betamethasone topical (Rx)

Brand and Other Names:Diprolene, Luxiq, more...Dermabet, Alphatrex, Diprolene AF, Diprolene Glycol, Diprosone, Valnac, BetaVal, Sernivo
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Dosing & Uses

AdultPediatric

Dosage Forms & Strengths

cream/lotion/ointment

  • 0.05%
  • 0.1%

gel

  • 0.05%

foam

  • 0.12% (Luxiq)

spray

  • 0.05% (Sernivo)

Plaque Psoriasis

Indicated for mild-to-moderate plaque psoriasis in adults

Sernivo spray: Apply to affected area(s) q12hr

Steroid-Responsive Dermatoses

Apply ointment/cream/lotion/gel (betamethasone dipropionate) qDay or q12hr

Apply ointment (betamethasone valerate) qDay or q8hr

Luxiq: Apply foam to scalp q12hr

Dosage Forms & Strengths

cream/lotion/ointment

  • 0.05%
  • 0.1%

gel

  • 0.05%

foam

  • 0.12%

Inflammatory Conditions

<12 years: Not recommended

≥12 years: Apply to affected area q12hr (low or medium potency)

Dosing considerations

  • Use minimal amount for shortest period of time to avoid HPA axis suppression

Steroid-Responsive Dermatoses

Apply ointment/cream/lotion/gel (betamethasone dipropionate) qDay or q12hr

Apply ointment (betamethasone valerate) qDay or q8hr

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Adverse Effects

Frequency Not Defined

Skin atrophy

Striae

Allergic dermatitis

Burning

Dry skin

Erythema folliculitis

Hypertrichosis

Irritation

Miliaria

Vesiculation

Acneform lesions

Pigmentation changes

HPA suppression (with higher potency used >2 wk)

Postmarketing Reports

Ophthalmic: Cataracts, glaucoma, increased intraocular pressure, and central serous chorioretinopathy

Pruritus, bullous dermatitis, and erythematous rash

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Warnings

Contraindications

Underlying infection present

Hypersensitivity

Ophthalmic use

Cautions

Chronic topical corticosteroid therapy may interfere with growth and development in children

Prolonged treatment with corticosteroids is associated with Kaposi sarcoma (consider discontinuation of therapy if diagnosed)

Discontinue if contact dermatitis occurs; not for use in patients with decreased skin circulation

Manifestations of Cushing syndrome, hyperglycemia, or glycosuria occur, especially if occlusive dressings are used

May increase risk of posterior subcapsular cataracts and glaucoma; cataracts and glaucoma reported postmarketing with use of topical corticosteroid products, including ointment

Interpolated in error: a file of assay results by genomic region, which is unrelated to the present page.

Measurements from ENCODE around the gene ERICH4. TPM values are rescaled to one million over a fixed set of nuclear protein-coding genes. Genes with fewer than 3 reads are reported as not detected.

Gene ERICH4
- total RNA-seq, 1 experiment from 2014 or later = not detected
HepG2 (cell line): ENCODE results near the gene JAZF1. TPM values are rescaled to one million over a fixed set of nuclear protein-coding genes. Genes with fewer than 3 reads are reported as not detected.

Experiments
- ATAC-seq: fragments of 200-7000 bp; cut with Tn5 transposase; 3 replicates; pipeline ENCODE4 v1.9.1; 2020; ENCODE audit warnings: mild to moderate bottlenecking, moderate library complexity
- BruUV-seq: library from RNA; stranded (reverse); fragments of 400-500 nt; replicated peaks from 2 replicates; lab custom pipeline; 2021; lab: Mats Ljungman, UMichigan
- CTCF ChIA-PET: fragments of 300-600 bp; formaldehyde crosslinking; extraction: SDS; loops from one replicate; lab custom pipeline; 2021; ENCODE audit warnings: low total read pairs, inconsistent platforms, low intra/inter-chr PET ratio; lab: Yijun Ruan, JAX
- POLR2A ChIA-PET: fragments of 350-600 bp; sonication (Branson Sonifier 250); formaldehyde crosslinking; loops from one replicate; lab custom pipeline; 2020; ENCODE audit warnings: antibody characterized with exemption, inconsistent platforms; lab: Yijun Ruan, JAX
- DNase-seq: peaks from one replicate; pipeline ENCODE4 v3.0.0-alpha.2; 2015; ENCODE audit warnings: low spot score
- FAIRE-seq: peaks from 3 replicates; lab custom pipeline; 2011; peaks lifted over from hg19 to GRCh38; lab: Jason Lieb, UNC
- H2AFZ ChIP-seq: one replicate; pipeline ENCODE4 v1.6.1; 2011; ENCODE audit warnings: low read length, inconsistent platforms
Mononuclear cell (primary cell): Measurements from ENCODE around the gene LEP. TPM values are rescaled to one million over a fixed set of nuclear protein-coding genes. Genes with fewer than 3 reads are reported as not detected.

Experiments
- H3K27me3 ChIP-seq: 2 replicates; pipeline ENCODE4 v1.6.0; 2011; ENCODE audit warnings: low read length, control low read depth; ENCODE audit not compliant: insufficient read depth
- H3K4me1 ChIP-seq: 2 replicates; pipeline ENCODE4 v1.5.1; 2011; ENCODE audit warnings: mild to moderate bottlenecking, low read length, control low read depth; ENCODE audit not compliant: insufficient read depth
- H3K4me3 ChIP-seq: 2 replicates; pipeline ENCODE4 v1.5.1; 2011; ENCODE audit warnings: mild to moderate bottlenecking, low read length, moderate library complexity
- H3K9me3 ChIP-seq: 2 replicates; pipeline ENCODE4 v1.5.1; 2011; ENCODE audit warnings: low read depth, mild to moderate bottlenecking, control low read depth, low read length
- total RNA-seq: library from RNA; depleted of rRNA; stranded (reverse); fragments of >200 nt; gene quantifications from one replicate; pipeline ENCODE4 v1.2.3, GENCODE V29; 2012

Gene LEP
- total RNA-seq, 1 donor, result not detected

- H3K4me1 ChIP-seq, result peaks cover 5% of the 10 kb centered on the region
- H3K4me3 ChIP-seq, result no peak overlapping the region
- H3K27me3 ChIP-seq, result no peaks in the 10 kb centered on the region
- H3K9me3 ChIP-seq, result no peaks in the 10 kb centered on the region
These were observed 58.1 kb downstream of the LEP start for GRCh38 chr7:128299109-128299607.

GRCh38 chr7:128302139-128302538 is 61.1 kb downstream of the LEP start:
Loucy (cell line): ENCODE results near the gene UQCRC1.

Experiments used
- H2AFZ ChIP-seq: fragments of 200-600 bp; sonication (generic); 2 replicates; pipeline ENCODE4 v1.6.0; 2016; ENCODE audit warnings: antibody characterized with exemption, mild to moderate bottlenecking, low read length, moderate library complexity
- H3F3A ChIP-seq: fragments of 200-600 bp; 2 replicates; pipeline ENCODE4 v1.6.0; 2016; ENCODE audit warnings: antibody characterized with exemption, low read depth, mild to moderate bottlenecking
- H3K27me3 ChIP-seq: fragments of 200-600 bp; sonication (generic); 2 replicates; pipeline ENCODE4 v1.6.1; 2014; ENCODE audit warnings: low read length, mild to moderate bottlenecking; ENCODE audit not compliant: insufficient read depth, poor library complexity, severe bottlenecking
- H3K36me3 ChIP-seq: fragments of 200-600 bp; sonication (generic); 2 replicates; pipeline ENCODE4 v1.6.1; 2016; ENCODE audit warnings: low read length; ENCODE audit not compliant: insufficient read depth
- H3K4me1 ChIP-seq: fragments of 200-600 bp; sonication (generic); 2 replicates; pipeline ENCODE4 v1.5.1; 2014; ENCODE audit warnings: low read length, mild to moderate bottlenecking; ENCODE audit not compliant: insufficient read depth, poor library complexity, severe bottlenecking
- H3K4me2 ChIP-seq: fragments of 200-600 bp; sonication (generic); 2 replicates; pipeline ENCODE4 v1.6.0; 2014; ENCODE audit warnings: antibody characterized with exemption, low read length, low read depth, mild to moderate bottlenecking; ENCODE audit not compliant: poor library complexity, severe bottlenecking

Use may increase risk of posterior subcapsular cataracts and glaucoma; avoid contact with eyes; advise patients to report any visual symptoms and consider referral to ophthalmologist for evaluation

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Pregnancy & Lactation

Pregnancy

There are no available data on ointment use in pregnant women to identify a drug- associated risk of major birth defects, miscarriage, or adverse maternal or fetal outcomes; observational studies suggest an increased risk of low birthweight infants with the use of greater than 300 grams of potent or very potent topical corticosteroid during a pregnancy; advise pregnant women that the ointment may increase risk of having a low birthweight infant and to use it on the smallest area of skin and for the shortest duration possible

Animal data

  • In animal reproduction studies, increased malformations, including umbilical hernias, cephalocele, and cleft palate, were observed after intramuscular administration to pregnant rabbits; the available data do not allow calculation of relevant comparisons between systemic exposure in animal studies to systemic exposure that would be expected in humans after topical use of the ointment

Lactation

There are no data regarding the presence of drug in human milk, effects on breastfed infant, or on milk production after topical ointment application to women who are breastfeeding

It is possible that topical administration of betamethasone dipropionate could result in sufficient systemic absorption to produce detectable quantities in human milk; the developmental and health benefits of breastfeeding should be considered along with the mother’s clinical need for therapy and any potential adverse effects on breastfed infant drug or from underlying maternal condition